But that brings us to another unique factor: namely, the Jewish state’s predisposition to an open heart and abnormal displays of compassion. Jews harbor a long memory of estrangement and rootlessness—a memory that stretches back to ancient Egypt and that certainly was not diminished by the experiences of the twentieth century. On countless occasions, the Torah, the prophets, and rabbinic literature enjoin Jews to love and embrace the ger—the sojourner, the migrant—for we were migrants in the Land of Egypt.

Can Israel find a way to uphold Judaism’s concern for the stranger without compromising its demographic makeup? On the far Left, some who are largely unconcerned with the preservation of the state’s Jewish majority vehemently oppose the border fence with Egypt now being constructed, not to mention any move to deport illegal immigrants. On the other side of the political spectrum, some Knesset members have denounced migrants as a “cancer” and a “plague”; one went so far as to demand that anyone trying to cross illegally into the country be shot. These politicians have tapped into a sentiment that, according to a recent poll, is most pronounced among Israel’s religious citizens. Then there is Interior Minister Eli Yishai, who accused African migrants of spreading AIDS by raping Jewish women and also proclaimed—despite his own North African heritage—that Israel belongs to “us, the white man.”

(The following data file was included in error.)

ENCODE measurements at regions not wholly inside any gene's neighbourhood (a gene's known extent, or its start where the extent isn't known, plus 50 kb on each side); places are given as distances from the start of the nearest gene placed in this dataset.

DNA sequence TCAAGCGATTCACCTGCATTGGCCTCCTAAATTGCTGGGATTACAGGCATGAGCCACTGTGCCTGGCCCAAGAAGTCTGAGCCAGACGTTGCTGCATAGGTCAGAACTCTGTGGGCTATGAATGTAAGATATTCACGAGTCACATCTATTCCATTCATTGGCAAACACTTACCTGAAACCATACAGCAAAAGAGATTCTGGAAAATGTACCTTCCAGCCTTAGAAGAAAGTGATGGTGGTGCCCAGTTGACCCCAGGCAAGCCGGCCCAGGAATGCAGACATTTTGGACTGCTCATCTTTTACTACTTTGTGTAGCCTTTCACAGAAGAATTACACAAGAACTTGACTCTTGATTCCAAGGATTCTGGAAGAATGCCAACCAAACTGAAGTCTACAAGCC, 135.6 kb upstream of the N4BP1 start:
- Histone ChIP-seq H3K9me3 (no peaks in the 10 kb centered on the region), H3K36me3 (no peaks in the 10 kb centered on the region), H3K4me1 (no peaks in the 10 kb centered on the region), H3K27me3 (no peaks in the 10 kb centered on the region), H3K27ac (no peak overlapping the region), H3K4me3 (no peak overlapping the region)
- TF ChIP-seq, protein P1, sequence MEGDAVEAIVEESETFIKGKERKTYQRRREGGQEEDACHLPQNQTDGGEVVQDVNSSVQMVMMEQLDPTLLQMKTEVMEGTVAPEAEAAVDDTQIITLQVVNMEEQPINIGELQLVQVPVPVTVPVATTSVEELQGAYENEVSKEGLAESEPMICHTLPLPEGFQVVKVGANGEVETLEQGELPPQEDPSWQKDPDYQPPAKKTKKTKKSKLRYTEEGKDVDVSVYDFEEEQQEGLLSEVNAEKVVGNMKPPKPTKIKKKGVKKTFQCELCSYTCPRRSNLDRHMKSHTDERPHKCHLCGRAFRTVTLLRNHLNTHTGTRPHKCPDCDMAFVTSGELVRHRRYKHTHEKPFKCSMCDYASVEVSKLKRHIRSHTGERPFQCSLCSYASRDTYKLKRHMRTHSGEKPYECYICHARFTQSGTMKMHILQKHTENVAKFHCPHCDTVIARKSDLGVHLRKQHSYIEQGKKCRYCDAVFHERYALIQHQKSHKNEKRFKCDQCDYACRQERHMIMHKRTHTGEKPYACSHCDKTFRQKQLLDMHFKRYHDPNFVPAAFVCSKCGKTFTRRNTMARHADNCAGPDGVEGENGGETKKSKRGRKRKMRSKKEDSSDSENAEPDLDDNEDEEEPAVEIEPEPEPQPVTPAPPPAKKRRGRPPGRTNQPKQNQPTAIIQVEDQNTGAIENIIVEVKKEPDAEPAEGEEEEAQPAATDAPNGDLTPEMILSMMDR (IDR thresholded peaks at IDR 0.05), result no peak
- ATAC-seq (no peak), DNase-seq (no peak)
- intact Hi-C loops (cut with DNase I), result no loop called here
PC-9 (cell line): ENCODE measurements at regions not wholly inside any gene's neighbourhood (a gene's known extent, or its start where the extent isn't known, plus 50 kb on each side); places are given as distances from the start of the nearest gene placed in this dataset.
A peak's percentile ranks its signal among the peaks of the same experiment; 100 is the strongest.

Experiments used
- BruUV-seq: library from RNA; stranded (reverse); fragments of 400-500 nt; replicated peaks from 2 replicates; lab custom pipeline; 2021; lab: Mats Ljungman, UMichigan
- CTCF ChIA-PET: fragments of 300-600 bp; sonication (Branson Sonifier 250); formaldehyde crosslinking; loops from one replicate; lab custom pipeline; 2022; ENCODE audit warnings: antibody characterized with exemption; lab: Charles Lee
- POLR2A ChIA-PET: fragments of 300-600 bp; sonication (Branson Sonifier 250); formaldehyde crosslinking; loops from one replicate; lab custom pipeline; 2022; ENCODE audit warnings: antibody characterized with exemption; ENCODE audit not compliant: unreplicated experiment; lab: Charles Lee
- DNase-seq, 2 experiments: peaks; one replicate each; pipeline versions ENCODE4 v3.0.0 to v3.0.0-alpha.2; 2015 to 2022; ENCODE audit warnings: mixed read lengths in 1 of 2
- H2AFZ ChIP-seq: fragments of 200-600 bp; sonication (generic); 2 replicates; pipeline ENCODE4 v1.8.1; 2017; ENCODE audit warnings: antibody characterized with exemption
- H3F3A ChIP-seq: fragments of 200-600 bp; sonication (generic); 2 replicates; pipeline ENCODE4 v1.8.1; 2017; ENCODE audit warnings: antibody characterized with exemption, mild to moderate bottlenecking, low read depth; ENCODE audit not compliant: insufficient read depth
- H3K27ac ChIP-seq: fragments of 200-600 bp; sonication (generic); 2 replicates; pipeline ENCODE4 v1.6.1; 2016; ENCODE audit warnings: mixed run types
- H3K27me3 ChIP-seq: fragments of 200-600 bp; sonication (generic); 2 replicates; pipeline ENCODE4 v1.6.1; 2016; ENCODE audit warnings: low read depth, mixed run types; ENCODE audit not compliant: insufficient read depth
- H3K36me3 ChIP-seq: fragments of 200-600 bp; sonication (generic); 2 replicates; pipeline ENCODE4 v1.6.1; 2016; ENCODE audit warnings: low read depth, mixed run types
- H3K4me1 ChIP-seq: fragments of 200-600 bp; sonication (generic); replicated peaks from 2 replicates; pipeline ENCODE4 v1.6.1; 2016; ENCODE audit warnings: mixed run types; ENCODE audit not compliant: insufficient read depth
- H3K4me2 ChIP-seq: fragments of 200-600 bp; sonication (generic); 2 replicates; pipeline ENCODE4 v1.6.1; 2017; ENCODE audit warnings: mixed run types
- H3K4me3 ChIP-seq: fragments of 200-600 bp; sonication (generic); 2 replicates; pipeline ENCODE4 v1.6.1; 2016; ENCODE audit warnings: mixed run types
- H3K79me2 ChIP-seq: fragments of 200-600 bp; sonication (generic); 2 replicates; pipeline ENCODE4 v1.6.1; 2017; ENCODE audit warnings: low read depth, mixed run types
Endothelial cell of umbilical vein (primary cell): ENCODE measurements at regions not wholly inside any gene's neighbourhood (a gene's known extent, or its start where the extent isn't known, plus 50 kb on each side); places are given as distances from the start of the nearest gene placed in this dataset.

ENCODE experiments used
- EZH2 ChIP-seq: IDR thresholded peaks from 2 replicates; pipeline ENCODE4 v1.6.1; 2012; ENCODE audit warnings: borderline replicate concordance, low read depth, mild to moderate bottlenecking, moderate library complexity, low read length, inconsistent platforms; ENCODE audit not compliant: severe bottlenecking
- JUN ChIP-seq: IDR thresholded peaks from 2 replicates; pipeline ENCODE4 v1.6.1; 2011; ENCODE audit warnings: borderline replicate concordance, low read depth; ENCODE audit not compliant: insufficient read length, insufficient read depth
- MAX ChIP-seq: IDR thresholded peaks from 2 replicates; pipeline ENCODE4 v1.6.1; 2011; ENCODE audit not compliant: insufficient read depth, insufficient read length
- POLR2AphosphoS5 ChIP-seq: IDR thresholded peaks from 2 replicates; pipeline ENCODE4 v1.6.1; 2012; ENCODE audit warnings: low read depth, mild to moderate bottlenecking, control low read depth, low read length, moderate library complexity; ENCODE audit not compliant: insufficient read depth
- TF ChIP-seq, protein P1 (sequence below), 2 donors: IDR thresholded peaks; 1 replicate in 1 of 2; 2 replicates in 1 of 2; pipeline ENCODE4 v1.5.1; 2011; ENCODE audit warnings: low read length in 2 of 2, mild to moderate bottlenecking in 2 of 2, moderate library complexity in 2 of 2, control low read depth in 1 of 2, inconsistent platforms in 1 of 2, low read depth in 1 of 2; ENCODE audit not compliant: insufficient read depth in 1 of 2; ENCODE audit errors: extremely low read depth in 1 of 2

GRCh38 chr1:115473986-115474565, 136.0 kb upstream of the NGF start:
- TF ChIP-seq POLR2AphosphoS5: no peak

These are the extremes; as against them, an emerging political consensus, running from moderate Left to moderate Right, favors a sensible middle way. The consensus is reflected in statements by senior government officials and even in government policy, which itself appears to be moving fitfully toward a mixed and balanced resolution.

In the case of today’s most neuralgic issue, the one posed by illegal migrants from Africa, a balance has already been struck by means, essentially, of inaction. On the one hand, the state acknowledges that wholesale deportation to an enemy or otherwise dangerous regime like Sudan or Eritrea, which together account for the vast majority of migrants, is a non-starter because of the risk to life and limb. On the other hand, granting any sort of de jure right of residence would only encourage increased migration. The upshot is that illegal migrants remain in limbo: although not granted work permits or a political horizon of any kind, they are also, for the most part, not deported. There is even an official agreement not to enforce laws prohibiting illegal migrants from working.

In practice, then, migrants arrested along the Egyptian border suffer a brief detention—during which little effort is made to determine the migrants’ legal status—and are then delivered to the central bus station in south Tel Aviv and simply turned loose. Their next stop is generally the nearby Levinsky Park, a de facto absorption center and the focal point of non-governmental relief efforts. Eventually, most migrants move out of the park into overcrowded apartments and find work as manual laborers.

This half-baked arrangement was developed before migration reached its present levels; in the face of today’s rapid growth, it has obviously proved untenable. Coming under sustained pressure for its failure either to foresee or to contain the burgeoning crisis, the government is slowly forging a more comprehensive policy.